A smart buoy that can ‘listen’ to the ocean and monitor climate change is the new bet of an initiative that aims to help endangered whales.
The smart equipment was installed by the Blue Boat Initiative in the Gulf of Corcovado, 1,100 km south of Santiago, Chile. Sonia Espanol, director of the initiative, said the aim is to “cover the entire migratory route of whales from Antarctica to Ecuador”.
The zone chosen by the initiative is strategic. The site, in addition to sheltering several species such as the blue whale, the sei whale and the right whale, has suffered from the high volume of maritime traffic. And noise pollution affects animals that depend on sound to hunt and navigate.
Using software called Listening to the Deep Ocean Environment (LIDO), the buoy can monitor sounds and identify, using artificial intelligence, marine species and aquatic ecosystems in real time. The equipment also alerts nearby vessels so they can reduce noise and avoid collisions with animals.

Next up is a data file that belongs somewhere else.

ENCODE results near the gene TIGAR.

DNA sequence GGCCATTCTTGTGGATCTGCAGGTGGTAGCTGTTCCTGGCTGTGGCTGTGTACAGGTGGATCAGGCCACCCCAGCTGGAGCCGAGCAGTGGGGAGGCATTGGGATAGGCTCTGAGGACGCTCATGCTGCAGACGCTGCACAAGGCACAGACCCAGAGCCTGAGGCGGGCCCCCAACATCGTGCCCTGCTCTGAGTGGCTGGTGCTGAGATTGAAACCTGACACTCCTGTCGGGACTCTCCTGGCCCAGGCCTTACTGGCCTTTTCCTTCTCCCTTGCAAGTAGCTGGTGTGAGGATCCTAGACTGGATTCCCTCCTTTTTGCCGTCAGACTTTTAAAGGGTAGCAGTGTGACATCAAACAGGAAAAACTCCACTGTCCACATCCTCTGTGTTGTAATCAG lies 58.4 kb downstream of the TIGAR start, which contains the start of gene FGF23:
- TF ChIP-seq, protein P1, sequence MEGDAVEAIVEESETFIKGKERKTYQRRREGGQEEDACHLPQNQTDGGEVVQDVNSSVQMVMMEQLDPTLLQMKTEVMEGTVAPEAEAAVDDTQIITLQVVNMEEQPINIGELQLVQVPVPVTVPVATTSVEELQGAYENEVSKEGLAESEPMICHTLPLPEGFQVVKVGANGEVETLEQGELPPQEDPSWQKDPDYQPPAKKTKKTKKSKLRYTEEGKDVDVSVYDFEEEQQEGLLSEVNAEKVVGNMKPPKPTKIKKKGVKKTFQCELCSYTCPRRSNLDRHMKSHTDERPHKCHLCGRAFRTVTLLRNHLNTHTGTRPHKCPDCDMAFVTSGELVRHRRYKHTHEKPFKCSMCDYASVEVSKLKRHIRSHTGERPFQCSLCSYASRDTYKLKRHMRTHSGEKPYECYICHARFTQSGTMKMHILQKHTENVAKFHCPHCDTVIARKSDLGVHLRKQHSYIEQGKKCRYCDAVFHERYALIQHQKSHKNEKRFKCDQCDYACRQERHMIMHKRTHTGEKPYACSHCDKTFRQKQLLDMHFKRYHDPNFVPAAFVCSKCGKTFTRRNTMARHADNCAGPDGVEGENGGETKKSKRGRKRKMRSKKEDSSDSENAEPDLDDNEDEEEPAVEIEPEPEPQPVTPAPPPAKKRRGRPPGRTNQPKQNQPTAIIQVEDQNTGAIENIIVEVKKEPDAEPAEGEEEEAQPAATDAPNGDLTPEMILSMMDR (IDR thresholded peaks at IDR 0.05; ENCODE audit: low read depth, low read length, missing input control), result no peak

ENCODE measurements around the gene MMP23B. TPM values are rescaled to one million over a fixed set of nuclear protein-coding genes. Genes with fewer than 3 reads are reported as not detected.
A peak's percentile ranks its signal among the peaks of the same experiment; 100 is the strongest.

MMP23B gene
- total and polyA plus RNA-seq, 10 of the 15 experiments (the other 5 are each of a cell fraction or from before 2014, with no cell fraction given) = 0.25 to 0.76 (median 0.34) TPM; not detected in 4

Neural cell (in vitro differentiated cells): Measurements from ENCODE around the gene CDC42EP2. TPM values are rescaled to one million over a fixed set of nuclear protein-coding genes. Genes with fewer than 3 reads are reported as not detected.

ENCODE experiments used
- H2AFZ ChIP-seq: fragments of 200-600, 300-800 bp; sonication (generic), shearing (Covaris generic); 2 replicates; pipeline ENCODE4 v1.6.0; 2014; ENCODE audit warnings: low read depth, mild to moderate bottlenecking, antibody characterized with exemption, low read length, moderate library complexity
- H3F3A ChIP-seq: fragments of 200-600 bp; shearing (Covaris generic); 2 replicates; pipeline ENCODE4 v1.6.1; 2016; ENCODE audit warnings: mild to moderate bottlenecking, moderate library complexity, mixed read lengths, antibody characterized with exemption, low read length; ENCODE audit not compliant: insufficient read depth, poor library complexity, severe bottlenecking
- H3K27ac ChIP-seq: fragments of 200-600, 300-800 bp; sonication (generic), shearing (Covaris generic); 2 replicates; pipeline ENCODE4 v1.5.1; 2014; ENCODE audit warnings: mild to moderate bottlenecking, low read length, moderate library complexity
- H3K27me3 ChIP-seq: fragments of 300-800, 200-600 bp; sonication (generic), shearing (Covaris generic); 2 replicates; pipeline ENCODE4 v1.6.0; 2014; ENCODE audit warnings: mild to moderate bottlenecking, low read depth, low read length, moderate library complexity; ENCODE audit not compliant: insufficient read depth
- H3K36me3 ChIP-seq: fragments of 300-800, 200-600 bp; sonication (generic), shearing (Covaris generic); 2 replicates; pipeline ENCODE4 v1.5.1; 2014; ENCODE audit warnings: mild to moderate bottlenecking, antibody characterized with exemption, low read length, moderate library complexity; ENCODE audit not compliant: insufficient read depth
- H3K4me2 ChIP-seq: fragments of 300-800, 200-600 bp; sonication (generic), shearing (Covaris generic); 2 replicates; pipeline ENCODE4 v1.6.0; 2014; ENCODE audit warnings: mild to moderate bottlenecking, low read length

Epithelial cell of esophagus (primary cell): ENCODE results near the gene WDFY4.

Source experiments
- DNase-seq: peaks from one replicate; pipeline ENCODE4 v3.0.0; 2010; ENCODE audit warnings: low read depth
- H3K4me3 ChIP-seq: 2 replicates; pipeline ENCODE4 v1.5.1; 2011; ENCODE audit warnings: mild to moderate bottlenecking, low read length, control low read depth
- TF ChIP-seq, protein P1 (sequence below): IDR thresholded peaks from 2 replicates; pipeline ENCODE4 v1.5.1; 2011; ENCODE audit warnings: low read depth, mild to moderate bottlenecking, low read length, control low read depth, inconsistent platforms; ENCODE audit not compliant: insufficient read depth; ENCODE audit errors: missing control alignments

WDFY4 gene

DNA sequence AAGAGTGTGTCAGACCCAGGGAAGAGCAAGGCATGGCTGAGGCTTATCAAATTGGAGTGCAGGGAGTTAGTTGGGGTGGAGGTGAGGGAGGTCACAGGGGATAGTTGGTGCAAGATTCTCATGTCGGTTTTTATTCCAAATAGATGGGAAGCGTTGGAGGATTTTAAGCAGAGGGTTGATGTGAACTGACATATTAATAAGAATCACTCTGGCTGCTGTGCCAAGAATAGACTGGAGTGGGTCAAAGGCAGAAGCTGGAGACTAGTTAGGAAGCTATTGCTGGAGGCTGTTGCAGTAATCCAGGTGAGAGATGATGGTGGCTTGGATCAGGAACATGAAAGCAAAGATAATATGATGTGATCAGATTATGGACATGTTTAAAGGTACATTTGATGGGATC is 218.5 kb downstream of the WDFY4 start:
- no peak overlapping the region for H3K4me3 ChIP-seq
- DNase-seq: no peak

The device also contains sensors to measure water temperature, oxygen levels and other features to monitor ocean health and the impact of climate change.
Robot fish created to filter microplastics from ocean wins award
The University of Surrey’s Natural Robots competition awarded the top prize to a robot fish that filters microplastic particles from water while swimming.
The winning project was developed by chemistry major Eleanor Mackintosh. The robot fish is able to collect water and then filter the microplastic into an internal cavity. A fine mesh attached to the slits of the “gills” lets water through, but captures plastic particles, like a filter.
The robot fish is 50 centimeters long and collects particles up to 2 millimeters. Additionally, it has onboard sensors that monitor turbidity and underwater light levels, as well as an IMU (inertial measurement unit) to track its movements in the water.